Traditionally, an agent provocateur (plural: agents provocateurs, French for “inciting agent(s)”) is a person employed by the police or other entity to act undercover to entice or provoke another person to commit an illegal act. More generally, the term may refer to a person or group that seeks to discredit or harm another by provoking them to commit a wrong or rash action.
As a known tool to prevent infiltration by agents provocateurs, the organizers of large or controversial assemblies may deploy and coordinate demonstration marshals, also called stewards.
Historically, labor spies, hired to infiltrate, monitor, disrupt, or subvert union activities, have used agent provocateur tactics.
Usury (pronounced /ˈjuːʒəri/, from Medieval Latin usuria, “interest”, or from Latin usura, “interest”) originally was the charging of interest on loans; this included charging a fee for the use of money, such as at a bureau de change. In places where interest became acceptable, usury was interest above the rate allowed by law. Today, usury commonly is the charging of unreasonable or relatively high rates of interest.
Each U.S. state has its own statute which dictates how much interest can be charged before it is considered usurious or unlawful.
If a lender charges above the lawful interest rate, a court will not allow the lender to sue to recover the debt because the interest rate was illegal anyway. In some states (such as New York) such loans are voided ab initio.
In the 1996 Smiley v. Citibank case, the Supreme Court further limited states’ power to regulate credit card fees, extending the reach of the Marquette decision. The court held that the word “interest” used in the 1863 banking law included fees, and, therefore, that states could not regulate fees.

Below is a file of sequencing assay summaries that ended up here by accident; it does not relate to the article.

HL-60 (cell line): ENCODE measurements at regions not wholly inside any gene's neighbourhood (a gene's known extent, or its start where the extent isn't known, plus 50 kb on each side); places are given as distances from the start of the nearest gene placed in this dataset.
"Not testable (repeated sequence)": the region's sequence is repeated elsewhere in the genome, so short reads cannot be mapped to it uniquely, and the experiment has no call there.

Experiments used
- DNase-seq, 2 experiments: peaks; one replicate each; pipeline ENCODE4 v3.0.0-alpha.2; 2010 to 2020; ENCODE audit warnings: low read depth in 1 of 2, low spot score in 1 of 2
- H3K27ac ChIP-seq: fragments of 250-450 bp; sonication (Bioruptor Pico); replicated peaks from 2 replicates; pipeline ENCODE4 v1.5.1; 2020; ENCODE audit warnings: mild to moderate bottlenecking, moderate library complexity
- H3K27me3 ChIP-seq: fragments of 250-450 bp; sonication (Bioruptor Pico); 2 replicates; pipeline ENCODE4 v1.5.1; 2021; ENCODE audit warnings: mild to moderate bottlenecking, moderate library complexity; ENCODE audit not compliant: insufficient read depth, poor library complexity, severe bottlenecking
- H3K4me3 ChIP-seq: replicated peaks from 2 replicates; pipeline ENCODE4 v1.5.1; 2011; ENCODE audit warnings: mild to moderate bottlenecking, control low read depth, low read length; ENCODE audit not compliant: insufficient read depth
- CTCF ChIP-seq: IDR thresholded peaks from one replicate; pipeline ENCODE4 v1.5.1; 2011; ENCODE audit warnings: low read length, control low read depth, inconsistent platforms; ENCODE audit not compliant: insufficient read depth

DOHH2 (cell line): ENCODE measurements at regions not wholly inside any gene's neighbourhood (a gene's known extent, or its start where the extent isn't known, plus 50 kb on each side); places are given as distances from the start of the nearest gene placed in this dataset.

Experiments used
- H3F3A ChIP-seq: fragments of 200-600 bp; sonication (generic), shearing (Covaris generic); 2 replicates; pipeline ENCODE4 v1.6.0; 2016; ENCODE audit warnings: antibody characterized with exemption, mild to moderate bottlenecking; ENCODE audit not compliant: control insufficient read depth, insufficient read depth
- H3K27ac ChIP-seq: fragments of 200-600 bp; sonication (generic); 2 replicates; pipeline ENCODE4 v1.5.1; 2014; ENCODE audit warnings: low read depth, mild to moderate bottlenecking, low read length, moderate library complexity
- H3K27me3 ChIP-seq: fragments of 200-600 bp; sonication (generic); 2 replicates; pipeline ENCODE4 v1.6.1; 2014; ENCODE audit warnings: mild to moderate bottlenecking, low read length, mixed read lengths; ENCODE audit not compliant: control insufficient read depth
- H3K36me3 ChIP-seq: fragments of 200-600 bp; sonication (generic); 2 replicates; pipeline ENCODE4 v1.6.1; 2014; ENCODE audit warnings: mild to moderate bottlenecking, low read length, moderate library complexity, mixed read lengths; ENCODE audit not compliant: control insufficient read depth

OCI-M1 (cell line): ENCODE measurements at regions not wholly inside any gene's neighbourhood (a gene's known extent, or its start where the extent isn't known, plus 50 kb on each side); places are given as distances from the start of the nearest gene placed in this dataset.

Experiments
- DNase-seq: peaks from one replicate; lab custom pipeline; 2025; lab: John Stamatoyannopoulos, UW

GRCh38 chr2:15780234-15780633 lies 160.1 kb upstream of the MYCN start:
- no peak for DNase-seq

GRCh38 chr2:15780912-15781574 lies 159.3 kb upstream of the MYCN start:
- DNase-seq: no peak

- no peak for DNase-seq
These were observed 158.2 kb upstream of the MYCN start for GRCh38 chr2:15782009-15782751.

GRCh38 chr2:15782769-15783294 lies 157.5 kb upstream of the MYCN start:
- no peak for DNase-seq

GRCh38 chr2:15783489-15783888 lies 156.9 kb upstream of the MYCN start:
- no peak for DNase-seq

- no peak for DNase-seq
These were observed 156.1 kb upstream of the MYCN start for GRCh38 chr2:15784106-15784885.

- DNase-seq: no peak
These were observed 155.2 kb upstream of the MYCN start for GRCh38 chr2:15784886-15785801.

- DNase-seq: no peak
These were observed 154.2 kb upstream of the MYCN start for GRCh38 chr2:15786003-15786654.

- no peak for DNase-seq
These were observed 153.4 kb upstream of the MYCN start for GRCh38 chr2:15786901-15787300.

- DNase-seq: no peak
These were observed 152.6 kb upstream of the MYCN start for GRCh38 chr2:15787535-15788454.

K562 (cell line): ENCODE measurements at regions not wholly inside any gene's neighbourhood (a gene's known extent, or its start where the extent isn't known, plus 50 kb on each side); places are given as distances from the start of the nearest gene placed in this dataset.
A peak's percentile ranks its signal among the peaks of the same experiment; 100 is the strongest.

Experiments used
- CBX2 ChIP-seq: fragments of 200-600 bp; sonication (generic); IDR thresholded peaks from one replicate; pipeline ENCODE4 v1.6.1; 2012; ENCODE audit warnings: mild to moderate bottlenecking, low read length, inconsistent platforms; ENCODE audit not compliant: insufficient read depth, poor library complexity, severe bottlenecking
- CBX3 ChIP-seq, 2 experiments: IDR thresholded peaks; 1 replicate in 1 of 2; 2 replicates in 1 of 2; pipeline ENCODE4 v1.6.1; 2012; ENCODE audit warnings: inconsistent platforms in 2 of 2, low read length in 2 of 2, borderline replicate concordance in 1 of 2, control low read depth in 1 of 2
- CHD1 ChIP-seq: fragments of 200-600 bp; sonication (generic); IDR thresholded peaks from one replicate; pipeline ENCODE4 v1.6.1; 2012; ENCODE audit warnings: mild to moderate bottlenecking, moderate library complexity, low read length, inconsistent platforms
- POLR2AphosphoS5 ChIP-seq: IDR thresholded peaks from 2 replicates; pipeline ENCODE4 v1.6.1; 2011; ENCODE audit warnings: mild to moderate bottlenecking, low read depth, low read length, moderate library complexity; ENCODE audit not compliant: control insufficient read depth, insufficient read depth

Some members of Congress have tried to create a federal usury statute that would limit the maximum allowable interest rate, but the measures have not progressed. In July, 2010, the Dodd–Frank Wall Street Reform and Consumer Protection Act, was signed into law by President Obama. The act provides for a Consumer Financial Protection Agency to regulate some credit practices, but does not have an interest rate limit.
Related: Whatever Happened to Usury Laws?
In economist Paul Krugman’s column today he mentions oligarchy:
The fiscal crisis in Wisconsin, as in other states, was largely caused by the increasing power of America’s oligarchy. After all, it was superwealthy players, not the general public, who pushed for financial deregulation and thereby set the stage for the economic crisis of 2008-9, a crisis whose aftermath is the main reason for the current budget crunch. And now the political right is trying to exploit that very crisis, using it to remove one of the few remaining checks on oligarchic influence.
What is an oligarchy?
a. Government by a few, especially by a small faction of persons or families.
b. Those making up such a government.
2. A state governed by a few persons.
Noun: oligarchy – a political system governed by a few people; “one of his cardinal convictions was that Britain was not run as a democracy but as an oligarchy”; “the big cities were notoriously in the hands of the oligarchy of local businessmen”
form of government, political system – the members of a social organization who are in power.
Source: Free Dictionary